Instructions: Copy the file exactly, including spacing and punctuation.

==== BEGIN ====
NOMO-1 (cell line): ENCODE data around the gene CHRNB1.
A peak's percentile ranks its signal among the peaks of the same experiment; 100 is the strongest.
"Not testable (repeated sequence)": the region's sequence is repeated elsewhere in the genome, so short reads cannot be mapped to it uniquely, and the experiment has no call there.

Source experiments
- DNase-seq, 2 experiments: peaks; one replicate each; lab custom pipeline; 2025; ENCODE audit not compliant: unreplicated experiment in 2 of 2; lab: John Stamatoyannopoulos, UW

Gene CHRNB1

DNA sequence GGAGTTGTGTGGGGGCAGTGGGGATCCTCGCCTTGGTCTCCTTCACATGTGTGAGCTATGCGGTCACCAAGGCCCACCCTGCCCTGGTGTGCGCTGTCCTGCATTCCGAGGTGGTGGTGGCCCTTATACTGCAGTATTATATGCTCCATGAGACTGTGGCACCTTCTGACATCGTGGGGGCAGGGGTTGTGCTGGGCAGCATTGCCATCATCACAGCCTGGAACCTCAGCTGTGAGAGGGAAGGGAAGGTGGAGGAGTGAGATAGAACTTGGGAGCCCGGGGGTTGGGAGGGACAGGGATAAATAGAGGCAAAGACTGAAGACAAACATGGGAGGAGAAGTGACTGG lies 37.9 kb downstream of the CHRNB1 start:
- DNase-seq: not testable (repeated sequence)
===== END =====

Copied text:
NOMO-1 (cell line): ENCODE data around the gene CHRNB1.
A peak's percentile ranks its signal among the peaks of the same experiment; 100 is the strongest.
"Not testable (repeated sequence)": the region's sequence is repeated elsewhere in the genome, so short reads cannot be mapped to it uniquely, and the experiment has no call there.

Source experiments
- DNase-seq, 2 experiments: peaks; one replicate each; lab custom pipeline; 2025; ENCODE audit not compliant: unreplicated experiment in 2 of 2; lab: John Stamatoyannopoulos, UW

Gene CHRNB1

DNA sequence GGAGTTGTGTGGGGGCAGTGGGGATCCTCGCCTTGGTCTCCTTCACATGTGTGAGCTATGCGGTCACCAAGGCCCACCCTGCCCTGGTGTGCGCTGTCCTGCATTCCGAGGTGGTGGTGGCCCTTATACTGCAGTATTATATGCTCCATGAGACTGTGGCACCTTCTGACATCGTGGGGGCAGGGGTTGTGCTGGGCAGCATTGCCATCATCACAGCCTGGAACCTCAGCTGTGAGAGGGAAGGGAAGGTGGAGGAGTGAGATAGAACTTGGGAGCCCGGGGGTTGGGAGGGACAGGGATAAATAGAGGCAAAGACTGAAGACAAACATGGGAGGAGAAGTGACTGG lies 37.9 kb downstream of the CHRNB1 start:
- DNase-seq: not testable (repeated sequence)